• “TARGET” define by… • State of residence • Age • Marital status • Student status • Other state-specific eligibility criteria Center for State Health Policy Institute for Health, Health Care Policy and Aging Research 13
    • Other Variables… • Individual characteristics (X vector) – Demographics (age, sex, race/ethnicity) – Fair/poor health – Student status – Educational attainment – Family income (% FPL) – Marital status (unrestricted model) – Live with parent (unrestricted model) • Time varying state characteristics (Z vector) – Unemployment rate – Percent college graduate • Policy adoption predictors (ADOPT vector) – Number of benefit/provider coverage mandates – Party of governor and legislature – Number of insurance department staff – Elected insurance commissioner – State net budget revenues Center for State Health Policy Institute for Health, Health Care Policy and Aging Research 14
    • Hypotheses • Policy impact as intended – Positive and significant DD estimate for ESI as dependent – Negative and significant DD estimate for Uninsured • Unintended substitution effect – Positive and significant DD estimate for ESI as dependent – Negative and significant DD estimate for ESI policyholder, non- group coverage, and/or public coverage Center for State Health Policy Institute for Health, Health Care Policy and Aging Research 15
    • Policy Impact Estimates Change in Probability of Coverage (t-statistic) Coverage Outcome DD estimates DD estimates Single, Live w/Parent All Young Adults ESI as dependent* 0.0267 0.0193 (2.02) (2.96) Uninsured 0.0007 0.0086 (0.05) (0.89) ESI as policyholder -0.0202 -0.0201 (-1.64) (-2.31) Non-Group Coverage -0.0094 -0.0067 (-1.23) (-1.17) Public Coverage -0.0022 -0.0011 (-0.24) (-0.18) *Dependent on parent’s ESI plan in restricted model, any dependent ESI in unrestricted model Bold indicates significant at p<.10 level Center for State Health Policy Institute for Health, Health Care Policy and Aging Research 16
    • Predicted Coverage Status Standard Population of Young Adults (ages 19-29) Based on Unrestricted Model (n=227,002) No Expansion Expansion Policy 35% 30% 25% 20% 15% 10% 5% 0% ESI dependent Uninsured ESI policyholder Non-group Public Center for State Health Policy Institute for Health, Health Care Policy and Aging Research 17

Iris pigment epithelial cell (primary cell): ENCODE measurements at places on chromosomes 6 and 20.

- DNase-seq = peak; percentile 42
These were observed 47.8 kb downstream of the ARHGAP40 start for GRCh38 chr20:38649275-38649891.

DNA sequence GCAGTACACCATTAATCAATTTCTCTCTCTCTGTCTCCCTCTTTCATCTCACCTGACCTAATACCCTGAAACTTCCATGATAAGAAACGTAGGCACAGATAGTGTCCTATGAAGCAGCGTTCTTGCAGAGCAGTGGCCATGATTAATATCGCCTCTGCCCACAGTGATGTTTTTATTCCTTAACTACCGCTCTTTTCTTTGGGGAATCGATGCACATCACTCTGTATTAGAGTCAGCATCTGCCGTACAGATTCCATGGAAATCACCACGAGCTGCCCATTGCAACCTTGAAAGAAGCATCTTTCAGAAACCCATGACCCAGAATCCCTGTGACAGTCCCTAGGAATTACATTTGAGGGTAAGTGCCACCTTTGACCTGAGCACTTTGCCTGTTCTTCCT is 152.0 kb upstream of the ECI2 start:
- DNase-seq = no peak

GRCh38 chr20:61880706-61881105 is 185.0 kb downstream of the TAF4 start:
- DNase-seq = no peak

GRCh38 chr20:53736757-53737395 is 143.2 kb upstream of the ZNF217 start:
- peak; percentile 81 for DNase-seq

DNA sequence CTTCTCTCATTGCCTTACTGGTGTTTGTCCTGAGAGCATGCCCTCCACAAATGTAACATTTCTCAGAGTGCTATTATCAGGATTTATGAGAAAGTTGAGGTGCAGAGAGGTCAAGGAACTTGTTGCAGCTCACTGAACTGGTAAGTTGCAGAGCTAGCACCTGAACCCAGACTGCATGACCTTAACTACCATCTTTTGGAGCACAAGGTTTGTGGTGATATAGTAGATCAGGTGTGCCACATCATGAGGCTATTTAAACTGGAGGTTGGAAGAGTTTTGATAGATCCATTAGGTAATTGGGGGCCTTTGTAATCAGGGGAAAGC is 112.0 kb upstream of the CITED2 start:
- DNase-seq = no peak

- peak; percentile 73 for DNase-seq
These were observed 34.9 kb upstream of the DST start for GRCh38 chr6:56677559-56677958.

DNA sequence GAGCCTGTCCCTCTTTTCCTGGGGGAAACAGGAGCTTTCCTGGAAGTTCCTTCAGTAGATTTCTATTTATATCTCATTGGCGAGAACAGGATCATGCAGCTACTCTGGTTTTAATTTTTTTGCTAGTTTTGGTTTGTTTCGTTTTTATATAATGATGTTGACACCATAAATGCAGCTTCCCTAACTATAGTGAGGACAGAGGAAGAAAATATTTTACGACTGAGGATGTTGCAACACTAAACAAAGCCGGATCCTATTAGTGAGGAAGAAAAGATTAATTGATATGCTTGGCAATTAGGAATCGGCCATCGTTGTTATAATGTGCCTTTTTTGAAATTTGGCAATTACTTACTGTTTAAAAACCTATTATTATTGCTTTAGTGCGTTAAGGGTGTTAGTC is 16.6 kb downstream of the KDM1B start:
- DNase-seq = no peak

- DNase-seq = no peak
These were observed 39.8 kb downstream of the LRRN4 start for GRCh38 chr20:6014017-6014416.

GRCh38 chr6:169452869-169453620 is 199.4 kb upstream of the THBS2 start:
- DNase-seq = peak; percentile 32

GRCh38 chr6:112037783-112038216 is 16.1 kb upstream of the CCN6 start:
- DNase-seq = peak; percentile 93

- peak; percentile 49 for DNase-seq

• Conclusions So Far • Very popular strategy, policy details vary • Expanded dependent coverage appears to substitute for other private insurance – ESI dependent coverage increase of about 2 to nearly 3 percentage points in the target population – Offset by drop in own-name ESI – No impact on uninsured rate Center for State Health Policy Institute for Health, Health Care Policy and Aging Research 18
    • Limitations • Early experience – 23 state-years experience as of 2007 – Nearly half (11 state-years) in first year of implementation, including 4.7 state-years in 9 states that implemented in 2007 • Some eligibility characteristics unmeasured – Parental coverage status and state of residence (eligibility assigned by young adults’ state of residence) – Financial dependence of young adults on parents – Parent’s plan ERISA status – Assumed to be random with respect to adoption Center for State Health Policy Institute for Health, Health Care Policy and Aging Research 19
    • Next Steps • Update analysis with 2009 CPS – Add 19 more state-years (including 5 states implementing in 2008) • Additional modeling – Confirm linear probability models with Logit or Probit – Refine policy variable (e.g., # years post-implementation, examine specific state policy features) – Consider DDD approach comparing to middle aged adults • Implementation case studies – Stakeholder interviews in several states TBD • NJ Family Health Survey analyses, 2001 and 2009 – Pre-post impact analysis – Estimates of eligible population – Risk selection Center for State Health Policy Institute for Health, Health Care Policy and Aging Research 20